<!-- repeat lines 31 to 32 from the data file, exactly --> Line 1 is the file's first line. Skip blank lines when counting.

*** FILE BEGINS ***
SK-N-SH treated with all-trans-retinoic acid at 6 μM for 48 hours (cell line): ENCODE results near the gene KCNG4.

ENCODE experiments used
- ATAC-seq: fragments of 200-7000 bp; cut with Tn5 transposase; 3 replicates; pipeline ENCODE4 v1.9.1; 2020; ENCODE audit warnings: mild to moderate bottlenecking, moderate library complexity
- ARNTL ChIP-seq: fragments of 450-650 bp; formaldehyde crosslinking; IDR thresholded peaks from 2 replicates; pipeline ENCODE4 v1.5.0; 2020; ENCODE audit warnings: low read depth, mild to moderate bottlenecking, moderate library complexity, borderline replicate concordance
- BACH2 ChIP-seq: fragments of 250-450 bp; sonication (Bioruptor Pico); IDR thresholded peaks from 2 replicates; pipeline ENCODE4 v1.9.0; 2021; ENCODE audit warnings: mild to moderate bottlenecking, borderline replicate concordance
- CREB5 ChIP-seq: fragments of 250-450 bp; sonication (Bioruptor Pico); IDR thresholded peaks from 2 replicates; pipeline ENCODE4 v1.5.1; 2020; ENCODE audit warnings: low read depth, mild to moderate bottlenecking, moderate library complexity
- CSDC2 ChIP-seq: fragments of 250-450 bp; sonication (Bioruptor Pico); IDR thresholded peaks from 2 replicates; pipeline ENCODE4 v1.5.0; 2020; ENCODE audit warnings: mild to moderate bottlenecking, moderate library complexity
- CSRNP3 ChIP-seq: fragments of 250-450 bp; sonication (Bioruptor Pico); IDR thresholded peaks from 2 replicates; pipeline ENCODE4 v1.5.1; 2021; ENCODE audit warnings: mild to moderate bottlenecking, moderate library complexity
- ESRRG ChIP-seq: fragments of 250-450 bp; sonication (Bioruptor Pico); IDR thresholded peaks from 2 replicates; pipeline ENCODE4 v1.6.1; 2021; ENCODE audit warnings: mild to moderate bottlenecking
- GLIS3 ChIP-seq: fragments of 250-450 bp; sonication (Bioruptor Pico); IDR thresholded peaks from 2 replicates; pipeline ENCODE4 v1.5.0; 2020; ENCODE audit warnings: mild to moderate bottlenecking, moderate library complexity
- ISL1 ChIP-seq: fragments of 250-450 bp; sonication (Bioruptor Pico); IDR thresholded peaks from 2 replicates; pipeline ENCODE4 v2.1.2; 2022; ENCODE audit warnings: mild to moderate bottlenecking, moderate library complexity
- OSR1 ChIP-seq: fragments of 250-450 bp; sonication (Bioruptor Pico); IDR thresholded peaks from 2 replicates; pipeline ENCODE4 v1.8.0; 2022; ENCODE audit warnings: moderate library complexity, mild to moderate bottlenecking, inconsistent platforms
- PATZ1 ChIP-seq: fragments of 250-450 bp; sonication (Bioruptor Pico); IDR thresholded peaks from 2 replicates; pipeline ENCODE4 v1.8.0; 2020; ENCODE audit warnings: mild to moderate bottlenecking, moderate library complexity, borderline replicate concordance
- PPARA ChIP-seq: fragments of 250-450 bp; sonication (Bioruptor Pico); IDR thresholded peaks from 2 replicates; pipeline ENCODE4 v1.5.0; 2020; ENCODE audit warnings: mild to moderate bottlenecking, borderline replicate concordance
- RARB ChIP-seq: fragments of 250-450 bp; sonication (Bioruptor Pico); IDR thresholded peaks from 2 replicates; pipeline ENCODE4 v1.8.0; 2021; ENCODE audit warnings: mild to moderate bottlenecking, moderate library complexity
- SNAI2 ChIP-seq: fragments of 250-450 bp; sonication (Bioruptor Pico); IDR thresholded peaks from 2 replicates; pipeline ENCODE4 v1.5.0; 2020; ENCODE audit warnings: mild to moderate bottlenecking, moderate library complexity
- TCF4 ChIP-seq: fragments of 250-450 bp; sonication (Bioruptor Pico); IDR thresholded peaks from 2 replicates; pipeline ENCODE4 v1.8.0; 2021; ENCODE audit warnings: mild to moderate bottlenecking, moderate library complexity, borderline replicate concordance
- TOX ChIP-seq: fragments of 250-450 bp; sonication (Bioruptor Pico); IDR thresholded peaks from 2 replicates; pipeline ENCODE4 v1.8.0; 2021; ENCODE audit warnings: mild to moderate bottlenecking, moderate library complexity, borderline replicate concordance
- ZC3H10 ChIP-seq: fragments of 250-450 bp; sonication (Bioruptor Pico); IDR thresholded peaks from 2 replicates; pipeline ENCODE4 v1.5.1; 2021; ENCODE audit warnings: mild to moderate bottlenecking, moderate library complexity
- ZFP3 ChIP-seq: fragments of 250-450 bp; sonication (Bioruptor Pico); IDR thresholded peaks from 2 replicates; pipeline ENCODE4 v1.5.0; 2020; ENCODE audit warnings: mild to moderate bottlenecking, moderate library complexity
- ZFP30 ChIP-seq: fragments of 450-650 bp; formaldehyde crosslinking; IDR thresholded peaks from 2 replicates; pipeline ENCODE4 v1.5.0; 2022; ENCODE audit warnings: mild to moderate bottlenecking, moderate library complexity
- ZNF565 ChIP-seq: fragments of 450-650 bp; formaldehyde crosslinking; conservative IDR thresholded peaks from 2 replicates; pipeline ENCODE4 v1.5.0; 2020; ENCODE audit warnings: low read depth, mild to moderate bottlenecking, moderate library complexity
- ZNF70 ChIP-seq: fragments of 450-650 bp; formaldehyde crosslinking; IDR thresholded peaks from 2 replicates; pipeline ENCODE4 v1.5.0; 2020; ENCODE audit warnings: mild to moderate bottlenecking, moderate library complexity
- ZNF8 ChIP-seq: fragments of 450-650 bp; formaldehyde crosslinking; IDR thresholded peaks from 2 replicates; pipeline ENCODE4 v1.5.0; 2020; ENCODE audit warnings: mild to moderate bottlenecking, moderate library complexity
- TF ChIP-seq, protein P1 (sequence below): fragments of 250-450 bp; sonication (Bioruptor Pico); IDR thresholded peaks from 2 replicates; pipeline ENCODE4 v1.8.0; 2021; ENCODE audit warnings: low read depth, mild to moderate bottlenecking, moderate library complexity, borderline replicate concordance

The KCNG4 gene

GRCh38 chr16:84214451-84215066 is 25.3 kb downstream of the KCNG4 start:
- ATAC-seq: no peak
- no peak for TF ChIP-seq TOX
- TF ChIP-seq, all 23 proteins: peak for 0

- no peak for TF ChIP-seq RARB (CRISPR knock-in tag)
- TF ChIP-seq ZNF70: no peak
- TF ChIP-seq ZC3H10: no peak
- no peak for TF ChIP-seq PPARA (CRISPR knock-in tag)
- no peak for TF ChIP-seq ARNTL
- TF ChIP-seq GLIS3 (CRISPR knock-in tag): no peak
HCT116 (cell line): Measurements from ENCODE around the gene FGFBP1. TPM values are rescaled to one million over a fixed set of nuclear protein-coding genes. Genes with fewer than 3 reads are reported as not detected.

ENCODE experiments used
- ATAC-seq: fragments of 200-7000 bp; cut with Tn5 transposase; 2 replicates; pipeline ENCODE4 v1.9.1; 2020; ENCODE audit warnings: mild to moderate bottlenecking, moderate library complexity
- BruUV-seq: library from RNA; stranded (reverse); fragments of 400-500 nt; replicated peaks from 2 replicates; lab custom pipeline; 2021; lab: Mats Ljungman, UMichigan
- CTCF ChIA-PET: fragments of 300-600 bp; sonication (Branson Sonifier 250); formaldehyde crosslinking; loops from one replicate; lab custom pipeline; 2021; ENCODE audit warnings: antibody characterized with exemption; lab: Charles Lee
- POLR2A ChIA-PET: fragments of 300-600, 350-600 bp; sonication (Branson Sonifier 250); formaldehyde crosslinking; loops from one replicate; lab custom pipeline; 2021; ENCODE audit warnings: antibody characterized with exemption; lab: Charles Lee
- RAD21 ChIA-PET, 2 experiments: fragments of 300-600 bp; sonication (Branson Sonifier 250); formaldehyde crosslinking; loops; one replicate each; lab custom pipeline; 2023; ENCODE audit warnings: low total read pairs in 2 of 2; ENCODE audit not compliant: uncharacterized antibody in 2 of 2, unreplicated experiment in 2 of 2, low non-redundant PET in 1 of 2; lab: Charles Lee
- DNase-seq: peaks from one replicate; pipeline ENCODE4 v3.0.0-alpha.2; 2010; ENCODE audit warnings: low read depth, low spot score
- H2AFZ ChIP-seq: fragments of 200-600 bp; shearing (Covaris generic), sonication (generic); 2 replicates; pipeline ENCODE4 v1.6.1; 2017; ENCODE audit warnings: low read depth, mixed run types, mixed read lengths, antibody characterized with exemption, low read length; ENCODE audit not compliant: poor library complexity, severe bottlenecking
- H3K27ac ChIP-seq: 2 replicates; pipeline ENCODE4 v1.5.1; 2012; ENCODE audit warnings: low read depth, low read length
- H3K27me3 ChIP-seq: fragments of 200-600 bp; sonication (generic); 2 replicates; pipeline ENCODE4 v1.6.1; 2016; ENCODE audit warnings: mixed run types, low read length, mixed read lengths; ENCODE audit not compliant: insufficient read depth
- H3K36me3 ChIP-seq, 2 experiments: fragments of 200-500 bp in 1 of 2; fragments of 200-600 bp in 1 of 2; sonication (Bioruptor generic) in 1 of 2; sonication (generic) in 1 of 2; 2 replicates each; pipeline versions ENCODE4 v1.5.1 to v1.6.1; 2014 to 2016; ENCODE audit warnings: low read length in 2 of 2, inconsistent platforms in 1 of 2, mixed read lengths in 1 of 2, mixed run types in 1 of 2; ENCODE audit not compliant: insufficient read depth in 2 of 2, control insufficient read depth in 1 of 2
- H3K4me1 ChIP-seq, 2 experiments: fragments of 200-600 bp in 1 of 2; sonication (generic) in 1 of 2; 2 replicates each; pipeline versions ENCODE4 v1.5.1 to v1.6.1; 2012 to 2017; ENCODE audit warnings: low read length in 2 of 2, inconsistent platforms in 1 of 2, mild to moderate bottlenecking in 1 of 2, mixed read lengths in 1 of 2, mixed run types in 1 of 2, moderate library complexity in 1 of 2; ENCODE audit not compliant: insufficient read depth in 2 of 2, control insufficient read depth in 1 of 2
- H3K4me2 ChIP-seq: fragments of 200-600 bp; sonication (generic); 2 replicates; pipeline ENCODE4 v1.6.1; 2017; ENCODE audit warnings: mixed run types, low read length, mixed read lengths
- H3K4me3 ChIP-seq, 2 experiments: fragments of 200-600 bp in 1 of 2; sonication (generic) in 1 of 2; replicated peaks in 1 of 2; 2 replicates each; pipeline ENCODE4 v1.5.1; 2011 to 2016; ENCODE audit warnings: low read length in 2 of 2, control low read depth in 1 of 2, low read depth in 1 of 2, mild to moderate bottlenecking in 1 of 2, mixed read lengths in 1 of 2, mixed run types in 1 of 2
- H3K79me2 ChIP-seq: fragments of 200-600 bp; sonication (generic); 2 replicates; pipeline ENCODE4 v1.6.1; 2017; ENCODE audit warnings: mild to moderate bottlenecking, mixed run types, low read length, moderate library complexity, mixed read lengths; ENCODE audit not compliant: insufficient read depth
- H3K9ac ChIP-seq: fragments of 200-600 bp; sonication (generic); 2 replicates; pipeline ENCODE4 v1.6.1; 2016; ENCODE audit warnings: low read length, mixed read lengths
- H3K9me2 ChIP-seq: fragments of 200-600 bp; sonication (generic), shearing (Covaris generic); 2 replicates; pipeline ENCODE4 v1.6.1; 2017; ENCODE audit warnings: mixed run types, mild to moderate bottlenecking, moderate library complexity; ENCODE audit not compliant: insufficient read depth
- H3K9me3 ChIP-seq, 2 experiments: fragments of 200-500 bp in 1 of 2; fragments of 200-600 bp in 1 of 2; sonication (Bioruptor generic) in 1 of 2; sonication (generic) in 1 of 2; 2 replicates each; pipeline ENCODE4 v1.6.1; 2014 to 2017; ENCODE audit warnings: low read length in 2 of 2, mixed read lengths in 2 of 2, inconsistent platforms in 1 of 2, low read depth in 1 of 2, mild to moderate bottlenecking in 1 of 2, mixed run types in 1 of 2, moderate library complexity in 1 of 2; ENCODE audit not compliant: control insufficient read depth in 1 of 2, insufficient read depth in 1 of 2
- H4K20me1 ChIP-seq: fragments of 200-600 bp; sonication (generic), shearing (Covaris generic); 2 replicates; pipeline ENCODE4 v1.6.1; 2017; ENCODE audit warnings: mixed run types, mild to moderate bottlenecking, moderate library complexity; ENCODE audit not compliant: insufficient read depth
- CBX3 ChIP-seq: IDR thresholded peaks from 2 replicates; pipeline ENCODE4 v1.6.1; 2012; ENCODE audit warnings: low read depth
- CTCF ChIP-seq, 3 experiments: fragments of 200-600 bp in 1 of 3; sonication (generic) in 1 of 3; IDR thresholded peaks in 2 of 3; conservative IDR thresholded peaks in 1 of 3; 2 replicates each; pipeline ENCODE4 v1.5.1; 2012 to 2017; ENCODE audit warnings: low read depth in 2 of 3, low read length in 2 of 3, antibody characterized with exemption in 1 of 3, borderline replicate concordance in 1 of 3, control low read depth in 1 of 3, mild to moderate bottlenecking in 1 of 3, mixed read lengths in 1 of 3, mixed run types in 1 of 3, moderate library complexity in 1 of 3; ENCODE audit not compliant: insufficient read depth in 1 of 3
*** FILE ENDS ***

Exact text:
- no peak for TF ChIP-seq RARB (CRISPR knock-in tag)
- TF ChIP-seq ZNF70: no peak